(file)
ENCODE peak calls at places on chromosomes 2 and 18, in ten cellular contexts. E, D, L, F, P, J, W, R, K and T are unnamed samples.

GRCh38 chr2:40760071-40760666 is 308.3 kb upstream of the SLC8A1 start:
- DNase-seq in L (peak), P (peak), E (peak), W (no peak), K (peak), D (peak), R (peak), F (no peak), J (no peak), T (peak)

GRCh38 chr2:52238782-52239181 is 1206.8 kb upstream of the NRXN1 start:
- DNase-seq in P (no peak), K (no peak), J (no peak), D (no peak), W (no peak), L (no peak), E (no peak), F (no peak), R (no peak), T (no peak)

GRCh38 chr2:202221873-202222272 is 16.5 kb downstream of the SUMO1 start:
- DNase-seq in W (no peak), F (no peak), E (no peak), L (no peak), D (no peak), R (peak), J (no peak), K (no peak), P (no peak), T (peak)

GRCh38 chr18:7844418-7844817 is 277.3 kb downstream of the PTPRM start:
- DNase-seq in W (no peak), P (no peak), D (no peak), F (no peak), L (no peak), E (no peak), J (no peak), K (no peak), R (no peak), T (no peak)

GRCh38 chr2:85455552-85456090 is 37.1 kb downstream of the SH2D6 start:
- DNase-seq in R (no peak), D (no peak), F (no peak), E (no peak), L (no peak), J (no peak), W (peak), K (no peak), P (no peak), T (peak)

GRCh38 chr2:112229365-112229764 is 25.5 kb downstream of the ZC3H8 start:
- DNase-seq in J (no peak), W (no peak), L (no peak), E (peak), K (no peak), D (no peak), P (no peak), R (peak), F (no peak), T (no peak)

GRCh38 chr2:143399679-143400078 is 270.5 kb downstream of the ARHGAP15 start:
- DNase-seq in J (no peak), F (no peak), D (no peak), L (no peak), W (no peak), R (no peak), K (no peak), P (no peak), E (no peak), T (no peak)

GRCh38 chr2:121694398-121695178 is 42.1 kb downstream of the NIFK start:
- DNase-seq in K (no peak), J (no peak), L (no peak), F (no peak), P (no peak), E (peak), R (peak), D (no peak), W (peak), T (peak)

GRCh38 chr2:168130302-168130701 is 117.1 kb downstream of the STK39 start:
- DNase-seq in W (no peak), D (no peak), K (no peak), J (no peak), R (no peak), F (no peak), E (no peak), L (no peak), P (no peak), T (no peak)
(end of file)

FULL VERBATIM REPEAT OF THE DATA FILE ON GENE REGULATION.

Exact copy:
ENCODE peak calls at places on chromosomes 2 and 18, in ten cellular contexts. E, D, L, F, P, J, W, R, K and T are unnamed samples.

GRCh38 chr2:40760071-40760666 is 308.3 kb upstream of the SLC8A1 start:
- DNase-seq in L (peak), P (peak), E (peak), W (no peak), K (peak), D (peak), R (peak), F (no peak), J (no peak), T (peak)

GRCh38 chr2:52238782-52239181 is 1206.8 kb upstream of the NRXN1 start:
- DNase-seq in P (no peak), K (no peak), J (no peak), D (no peak), W (no peak), L (no peak), E (no peak), F (no peak), R (no peak), T (no peak)

GRCh38 chr2:202221873-202222272 is 16.5 kb downstream of the SUMO1 start:
- DNase-seq in W (no peak), F (no peak), E (no peak), L (no peak), D (no peak), R (peak), J (no peak), K (no peak), P (no peak), T (peak)

GRCh38 chr18:7844418-7844817 is 277.3 kb downstream of the PTPRM start:
- DNase-seq in W (no peak), P (no peak), D (no peak), F (no peak), L (no peak), E (no peak), J (no peak), K (no peak), R (no peak), T (no peak)

GRCh38 chr2:85455552-85456090 is 37.1 kb downstream of the SH2D6 start:
- DNase-seq in R (no peak), D (no peak), F (no peak), E (no peak), L (no peak), J (no peak), W (peak), K (no peak), P (no peak), T (peak)

GRCh38 chr2:112229365-112229764 is 25.5 kb downstream of the ZC3H8 start:
- DNase-seq in J (no peak), W (no peak), L (no peak), E (peak), K (no peak), D (no peak), P (no peak), R (peak), F (no peak), T (no peak)

GRCh38 chr2:143399679-143400078 is 270.5 kb downstream of the ARHGAP15 start:
- DNase-seq in J (no peak), F (no peak), D (no peak), L (no peak), W (no peak), R (no peak), K (no peak), P (no peak), E (no peak), T (no peak)

GRCh38 chr2:121694398-121695178 is 42.1 kb downstream of the NIFK start:
- DNase-seq in K (no peak), J (no peak), L (no peak), F (no peak), P (no peak), E (peak), R (peak), D (no peak), W (peak), T (peak)

GRCh38 chr2:168130302-168130701 is 117.1 kb downstream of the STK39 start:
- DNase-seq in W (no peak), D (no peak), K (no peak), J (no peak), R (no peak), F (no peak), E (no peak), L (no peak), P (no peak), T (no peak)